Making the Numbers Count | ATAG Sydney 12 Nov
For people working in arts, culture and events, the contemporary practice of data mining is having a huge impact on audience and policy development, especially in the areas of planning, programming, infrastructure and marketing. 20% of Australians live with disability and this makes them a significant market segment, so better understanding their needs through data analysis is an essential business opportunity.
Join us for this FREE breakfast meetup to find out how you can be smarter with data when it comes to connecting with and providing services for people with disability.
When & Where
- Tuesday 12 November
- 8am – 10am
- Richard Wherrett Studio, Roslyn Packer Theatre, 22 Hickson Rd, Millers Point, Sydney, NSW
- The facts and figures of how people with disability engage with arts, culture and events
- How arts organisations and festival operators can build audiences through effective data management and analysis
- Using key data to deliver easy wins around accessibility
Jackie Bailey, Principal, BYP Group
Jackie is the founder and Principal of specialist research company BYP Group and has 19 years experience in the Australian government and non-profit sectors. She specialises in social impact evaluation, cultural research and trends, and is an advocate for cultural equity and social justice. Jackie has worked in executive policy and research roles for the Federal Government, holds advanced degrees in digital media and interfaith studies and is currently completing a Creative Writing PhD. Jackie has been published in a number of publications including The Sydney Morning Herald, ArtLook, Lip Magazine and Arts Professional UK. She is an alumnus of the Varuna Writers Centre and recipient of a UNSW Research Excellence Award.
Stuart Buchanan, Head of Digital Programming, Sydney Opera House
As a senior arts professional in digital strategy, marketing and content, Stuart has consistently championed innovation and transformation throughout his career. Working with organisations such as ABC, Disney, SBS, Sydney Festival and TEDxSydney, and as founder of digital agency The Nest, he has led many award-winning digital projects and campaigns. Stuart was recently appointed as the inaugural Head of Digital Programming for Sydney Opera House, leading the ideation and development of ground-breaking digital works.
Jeremy Smith, Director of Community, Emerging and Experimental Arts, Australia Council for the Arts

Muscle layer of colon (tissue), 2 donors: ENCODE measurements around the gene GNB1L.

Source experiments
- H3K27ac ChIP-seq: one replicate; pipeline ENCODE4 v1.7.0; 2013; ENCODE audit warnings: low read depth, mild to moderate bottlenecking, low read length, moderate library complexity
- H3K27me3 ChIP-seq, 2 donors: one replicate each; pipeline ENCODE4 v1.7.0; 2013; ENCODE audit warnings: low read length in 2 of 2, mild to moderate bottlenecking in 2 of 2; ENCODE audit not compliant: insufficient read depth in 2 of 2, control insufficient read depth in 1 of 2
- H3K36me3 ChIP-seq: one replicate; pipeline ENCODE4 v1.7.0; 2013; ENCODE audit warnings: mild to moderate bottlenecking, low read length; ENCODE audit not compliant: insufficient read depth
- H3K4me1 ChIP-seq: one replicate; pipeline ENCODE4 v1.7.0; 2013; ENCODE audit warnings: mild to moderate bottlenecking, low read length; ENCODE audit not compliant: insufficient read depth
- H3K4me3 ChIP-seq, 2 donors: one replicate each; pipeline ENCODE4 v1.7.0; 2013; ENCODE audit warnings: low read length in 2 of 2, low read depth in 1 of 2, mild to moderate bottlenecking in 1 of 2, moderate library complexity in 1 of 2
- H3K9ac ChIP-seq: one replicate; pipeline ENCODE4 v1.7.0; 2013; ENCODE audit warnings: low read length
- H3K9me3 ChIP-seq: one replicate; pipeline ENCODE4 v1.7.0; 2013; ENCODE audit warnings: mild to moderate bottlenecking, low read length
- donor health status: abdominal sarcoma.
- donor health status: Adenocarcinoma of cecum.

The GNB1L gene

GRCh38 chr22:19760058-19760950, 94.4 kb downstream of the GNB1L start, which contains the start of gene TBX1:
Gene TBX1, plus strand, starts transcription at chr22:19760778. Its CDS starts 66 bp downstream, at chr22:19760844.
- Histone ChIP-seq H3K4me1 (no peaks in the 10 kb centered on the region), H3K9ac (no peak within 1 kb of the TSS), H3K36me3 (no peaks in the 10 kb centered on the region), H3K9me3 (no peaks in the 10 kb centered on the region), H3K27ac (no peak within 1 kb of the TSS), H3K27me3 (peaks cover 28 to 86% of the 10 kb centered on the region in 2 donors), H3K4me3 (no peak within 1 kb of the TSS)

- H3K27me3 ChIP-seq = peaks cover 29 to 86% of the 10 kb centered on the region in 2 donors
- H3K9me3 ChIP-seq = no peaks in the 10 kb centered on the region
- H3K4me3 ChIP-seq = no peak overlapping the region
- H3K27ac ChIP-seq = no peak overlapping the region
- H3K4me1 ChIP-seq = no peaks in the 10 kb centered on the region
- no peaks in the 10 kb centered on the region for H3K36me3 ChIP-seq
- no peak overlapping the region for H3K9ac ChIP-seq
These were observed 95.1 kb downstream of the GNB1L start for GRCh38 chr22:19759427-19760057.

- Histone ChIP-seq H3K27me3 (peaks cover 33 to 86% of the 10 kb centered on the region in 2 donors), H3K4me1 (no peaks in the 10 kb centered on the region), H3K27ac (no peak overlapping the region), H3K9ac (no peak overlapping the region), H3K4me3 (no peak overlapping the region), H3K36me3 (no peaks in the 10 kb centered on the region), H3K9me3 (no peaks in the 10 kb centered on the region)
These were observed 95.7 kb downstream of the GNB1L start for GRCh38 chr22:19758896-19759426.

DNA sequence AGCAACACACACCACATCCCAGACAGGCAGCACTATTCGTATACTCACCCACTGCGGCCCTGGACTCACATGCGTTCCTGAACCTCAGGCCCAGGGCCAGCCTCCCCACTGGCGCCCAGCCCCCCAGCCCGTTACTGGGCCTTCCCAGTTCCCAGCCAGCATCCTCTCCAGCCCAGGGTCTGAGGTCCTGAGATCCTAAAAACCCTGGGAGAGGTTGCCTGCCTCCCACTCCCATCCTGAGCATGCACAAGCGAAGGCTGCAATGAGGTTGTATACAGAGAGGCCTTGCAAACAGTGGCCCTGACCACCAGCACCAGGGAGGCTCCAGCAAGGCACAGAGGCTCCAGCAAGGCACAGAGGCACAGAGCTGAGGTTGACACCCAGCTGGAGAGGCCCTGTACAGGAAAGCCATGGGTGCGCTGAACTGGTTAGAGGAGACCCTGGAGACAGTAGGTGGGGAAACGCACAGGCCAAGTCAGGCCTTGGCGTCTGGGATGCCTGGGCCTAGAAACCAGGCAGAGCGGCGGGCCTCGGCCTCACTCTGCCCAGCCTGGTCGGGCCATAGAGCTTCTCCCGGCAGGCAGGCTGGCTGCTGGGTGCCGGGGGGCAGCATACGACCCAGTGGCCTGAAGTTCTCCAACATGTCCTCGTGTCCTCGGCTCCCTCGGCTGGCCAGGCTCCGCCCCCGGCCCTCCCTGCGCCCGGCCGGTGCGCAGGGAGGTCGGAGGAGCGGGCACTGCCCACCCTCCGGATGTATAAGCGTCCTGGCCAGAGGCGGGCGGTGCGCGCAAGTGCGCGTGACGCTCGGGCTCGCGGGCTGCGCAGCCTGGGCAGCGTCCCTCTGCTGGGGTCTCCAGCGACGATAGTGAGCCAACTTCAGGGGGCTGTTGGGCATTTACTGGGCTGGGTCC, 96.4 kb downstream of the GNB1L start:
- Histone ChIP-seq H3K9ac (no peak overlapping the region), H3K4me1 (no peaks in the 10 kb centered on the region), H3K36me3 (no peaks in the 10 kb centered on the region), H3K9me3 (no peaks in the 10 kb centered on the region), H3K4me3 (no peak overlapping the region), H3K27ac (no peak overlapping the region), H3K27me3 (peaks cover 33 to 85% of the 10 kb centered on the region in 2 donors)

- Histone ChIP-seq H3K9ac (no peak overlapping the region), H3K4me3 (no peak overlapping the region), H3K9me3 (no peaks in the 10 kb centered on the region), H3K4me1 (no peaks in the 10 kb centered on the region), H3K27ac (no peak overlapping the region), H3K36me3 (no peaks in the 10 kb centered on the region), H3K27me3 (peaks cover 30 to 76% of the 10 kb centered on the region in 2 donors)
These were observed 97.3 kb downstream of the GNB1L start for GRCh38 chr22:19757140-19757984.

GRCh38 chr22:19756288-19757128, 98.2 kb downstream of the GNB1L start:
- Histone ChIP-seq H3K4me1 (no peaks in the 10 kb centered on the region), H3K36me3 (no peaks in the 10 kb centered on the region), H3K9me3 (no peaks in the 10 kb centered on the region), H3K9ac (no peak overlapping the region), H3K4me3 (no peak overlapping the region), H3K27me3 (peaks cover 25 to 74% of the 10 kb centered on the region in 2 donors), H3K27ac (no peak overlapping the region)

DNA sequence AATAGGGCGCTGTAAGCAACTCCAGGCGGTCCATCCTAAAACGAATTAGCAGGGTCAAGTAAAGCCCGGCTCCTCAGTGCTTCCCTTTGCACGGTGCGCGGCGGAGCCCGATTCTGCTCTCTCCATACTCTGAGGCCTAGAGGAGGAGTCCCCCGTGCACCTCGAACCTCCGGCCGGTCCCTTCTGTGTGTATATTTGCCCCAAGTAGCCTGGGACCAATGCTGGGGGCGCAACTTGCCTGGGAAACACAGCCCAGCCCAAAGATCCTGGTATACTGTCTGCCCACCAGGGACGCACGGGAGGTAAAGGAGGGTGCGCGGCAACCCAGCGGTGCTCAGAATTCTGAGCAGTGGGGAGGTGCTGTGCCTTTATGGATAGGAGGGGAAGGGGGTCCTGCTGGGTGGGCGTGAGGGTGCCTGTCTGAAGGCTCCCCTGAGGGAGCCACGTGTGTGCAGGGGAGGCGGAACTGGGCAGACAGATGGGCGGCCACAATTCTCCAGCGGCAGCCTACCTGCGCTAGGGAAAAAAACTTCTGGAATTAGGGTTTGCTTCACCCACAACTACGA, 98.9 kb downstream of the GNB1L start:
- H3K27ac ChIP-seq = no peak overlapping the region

Jeremy Smith has broad experience working in community arts and fostering emerging and experimental arts practice. Jeremy’s early career was in festivals and the performing arts, following his graduation from lighting design at the WA Academy of Performing Arts. His first taste of community-determined arts and cultural programs was through a young people and the arts fellowship offered by ArtsWA, which enabled him to work in Canada and attend courses at the Banff Centre for the Arts.
Register by visiting www.atagsydneynov12.eventbrite.com.au
If you have access or dietary requirements, please advise us of these by Thursday 7 November 2019 so we can meet your requirements.
This event will be Auslan interpreted and have live captioning.
Please advice any access or dietary requirements when booking.
For more information or to specify any access requirements to attend this event please contact Liz Martin: firstname.lastname@example.org
Presented by: Accessible Arts
Proudly supported by: Sydney Theatre Company, Sydney Opera House and BYP Group
ATAG stands for Accessing The Arts Group. ATAGs are regular meetups for workers in NSW’s creative industries who want to learn more about including people with disability in their professional practice. ATAGs are an initiative of Accessible Arts, NSW’s peak arts and disability organisation. Accessible Arts works with artists, arts organisations, cultural agencies and festival/event operators to create opportunities that enrich the lives of artists, arts workers and audiences with disability or who are Deaf. www.aarts.net.au